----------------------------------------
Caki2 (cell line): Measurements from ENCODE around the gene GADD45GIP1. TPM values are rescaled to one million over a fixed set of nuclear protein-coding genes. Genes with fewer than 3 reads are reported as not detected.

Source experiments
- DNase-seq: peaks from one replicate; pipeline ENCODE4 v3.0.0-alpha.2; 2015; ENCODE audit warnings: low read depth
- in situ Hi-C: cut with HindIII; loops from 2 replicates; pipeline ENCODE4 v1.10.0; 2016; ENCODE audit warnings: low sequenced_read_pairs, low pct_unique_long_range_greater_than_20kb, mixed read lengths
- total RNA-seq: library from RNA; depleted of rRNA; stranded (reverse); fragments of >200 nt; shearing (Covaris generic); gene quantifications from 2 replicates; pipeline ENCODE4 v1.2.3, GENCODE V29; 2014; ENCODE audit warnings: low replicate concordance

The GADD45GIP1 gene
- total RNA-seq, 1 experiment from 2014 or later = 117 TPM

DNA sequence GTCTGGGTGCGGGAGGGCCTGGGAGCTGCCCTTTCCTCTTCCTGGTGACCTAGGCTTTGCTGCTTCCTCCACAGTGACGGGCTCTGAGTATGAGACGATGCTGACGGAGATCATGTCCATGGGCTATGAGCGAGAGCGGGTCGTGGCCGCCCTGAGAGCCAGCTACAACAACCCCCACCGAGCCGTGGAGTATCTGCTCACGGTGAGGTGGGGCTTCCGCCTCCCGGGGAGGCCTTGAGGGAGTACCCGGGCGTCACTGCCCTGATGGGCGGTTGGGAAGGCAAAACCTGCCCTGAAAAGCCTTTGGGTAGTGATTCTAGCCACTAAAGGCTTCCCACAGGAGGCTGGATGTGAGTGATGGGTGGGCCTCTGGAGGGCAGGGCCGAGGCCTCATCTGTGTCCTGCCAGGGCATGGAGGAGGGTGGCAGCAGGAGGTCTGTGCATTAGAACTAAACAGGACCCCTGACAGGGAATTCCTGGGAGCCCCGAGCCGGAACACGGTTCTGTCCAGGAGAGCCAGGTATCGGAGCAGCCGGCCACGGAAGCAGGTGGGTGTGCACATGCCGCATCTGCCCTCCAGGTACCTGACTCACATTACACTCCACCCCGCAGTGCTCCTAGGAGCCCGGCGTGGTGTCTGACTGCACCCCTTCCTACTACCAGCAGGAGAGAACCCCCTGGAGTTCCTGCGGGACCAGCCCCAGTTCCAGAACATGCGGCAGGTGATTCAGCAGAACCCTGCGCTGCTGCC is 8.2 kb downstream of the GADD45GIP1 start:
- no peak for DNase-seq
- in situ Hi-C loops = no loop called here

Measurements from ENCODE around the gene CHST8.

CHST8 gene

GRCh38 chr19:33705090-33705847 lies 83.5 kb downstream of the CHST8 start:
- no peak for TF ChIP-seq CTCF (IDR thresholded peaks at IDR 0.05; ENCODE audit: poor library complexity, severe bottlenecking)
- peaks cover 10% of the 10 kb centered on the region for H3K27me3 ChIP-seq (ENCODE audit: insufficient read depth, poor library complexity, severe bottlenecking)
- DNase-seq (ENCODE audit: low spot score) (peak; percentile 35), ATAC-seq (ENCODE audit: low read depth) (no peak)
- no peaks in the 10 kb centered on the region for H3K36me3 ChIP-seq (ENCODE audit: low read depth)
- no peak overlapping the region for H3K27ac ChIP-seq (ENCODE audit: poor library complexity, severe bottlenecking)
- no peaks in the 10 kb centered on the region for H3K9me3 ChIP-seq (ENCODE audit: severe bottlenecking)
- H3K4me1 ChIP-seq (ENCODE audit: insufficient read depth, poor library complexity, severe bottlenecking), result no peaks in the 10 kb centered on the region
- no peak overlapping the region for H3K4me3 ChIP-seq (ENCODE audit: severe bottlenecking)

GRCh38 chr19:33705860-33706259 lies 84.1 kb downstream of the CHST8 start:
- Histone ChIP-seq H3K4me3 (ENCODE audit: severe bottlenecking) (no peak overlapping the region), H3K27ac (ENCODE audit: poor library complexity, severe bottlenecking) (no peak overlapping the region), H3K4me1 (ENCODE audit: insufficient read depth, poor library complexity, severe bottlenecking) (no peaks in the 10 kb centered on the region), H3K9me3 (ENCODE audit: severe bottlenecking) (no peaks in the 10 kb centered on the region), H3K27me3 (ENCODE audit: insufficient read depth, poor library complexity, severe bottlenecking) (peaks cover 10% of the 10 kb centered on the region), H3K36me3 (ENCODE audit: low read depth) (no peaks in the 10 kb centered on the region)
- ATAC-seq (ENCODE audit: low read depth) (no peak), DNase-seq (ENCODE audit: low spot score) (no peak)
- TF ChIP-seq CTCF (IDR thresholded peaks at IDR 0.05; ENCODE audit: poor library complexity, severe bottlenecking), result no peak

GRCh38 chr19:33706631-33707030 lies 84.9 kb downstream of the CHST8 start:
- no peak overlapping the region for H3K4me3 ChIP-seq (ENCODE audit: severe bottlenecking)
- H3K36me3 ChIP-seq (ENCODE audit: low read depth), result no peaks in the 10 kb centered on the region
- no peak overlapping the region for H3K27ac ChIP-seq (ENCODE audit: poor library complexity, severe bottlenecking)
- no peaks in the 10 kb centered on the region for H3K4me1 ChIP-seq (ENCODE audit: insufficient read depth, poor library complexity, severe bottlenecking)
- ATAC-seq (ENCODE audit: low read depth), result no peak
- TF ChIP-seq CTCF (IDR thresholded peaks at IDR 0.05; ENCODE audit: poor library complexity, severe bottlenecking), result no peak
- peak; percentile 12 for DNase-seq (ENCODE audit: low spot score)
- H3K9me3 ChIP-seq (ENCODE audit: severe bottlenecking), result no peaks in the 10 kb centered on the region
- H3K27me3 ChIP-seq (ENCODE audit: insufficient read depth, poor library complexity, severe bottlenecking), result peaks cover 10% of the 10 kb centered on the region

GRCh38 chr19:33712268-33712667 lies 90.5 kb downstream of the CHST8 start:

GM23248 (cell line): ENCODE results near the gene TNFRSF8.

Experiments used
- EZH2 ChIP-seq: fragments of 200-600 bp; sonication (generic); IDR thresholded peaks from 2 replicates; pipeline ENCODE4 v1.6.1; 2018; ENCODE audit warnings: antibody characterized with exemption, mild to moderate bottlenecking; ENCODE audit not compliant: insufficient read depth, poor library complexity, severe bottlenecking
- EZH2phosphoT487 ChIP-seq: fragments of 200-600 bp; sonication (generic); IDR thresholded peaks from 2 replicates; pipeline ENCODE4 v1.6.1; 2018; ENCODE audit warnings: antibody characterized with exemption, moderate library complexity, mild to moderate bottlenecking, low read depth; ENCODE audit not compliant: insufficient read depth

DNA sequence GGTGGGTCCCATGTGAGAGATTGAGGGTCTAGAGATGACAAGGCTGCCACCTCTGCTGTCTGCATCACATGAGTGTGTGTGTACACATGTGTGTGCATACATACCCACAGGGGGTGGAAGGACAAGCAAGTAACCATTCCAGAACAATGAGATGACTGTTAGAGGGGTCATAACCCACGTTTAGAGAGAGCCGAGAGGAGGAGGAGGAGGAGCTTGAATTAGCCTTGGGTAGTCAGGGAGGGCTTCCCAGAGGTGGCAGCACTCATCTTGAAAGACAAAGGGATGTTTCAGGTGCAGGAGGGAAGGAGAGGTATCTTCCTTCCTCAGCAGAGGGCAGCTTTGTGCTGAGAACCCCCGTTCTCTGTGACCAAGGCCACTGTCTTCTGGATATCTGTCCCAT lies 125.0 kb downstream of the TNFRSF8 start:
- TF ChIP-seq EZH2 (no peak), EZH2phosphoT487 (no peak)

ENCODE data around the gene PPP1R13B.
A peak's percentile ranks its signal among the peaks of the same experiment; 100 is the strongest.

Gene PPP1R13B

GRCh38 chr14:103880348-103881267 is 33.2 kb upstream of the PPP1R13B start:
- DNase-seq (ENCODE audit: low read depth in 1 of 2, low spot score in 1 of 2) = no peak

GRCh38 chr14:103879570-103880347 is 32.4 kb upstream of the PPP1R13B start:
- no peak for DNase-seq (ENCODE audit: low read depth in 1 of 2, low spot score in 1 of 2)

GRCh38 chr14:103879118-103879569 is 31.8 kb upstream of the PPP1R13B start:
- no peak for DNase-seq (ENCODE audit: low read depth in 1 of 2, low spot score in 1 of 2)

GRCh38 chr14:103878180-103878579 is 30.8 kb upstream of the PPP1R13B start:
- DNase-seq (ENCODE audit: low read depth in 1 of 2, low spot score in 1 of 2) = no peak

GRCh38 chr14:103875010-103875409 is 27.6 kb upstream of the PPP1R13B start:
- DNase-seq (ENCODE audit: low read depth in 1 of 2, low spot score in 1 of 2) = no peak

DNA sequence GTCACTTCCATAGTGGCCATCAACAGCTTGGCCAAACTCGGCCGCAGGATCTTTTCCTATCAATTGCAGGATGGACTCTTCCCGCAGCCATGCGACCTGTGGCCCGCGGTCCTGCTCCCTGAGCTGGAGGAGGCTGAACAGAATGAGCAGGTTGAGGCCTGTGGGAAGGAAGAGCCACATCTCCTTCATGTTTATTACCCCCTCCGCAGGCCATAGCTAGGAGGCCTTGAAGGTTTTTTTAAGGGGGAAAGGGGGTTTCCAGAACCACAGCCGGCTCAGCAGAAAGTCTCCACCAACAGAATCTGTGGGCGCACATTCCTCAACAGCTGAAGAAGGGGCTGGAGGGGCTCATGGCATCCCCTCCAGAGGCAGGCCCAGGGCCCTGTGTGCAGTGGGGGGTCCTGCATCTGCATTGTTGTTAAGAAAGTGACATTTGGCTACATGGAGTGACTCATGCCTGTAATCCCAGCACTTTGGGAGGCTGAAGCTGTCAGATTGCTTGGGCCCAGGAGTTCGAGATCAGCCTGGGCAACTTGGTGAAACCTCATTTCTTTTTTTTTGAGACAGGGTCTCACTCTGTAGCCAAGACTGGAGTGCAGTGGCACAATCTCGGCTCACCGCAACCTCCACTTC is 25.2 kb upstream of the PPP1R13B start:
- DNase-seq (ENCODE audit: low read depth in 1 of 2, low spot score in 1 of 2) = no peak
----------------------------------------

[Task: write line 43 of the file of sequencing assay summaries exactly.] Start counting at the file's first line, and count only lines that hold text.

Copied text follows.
ENCODE data around the gene PPP1R13B.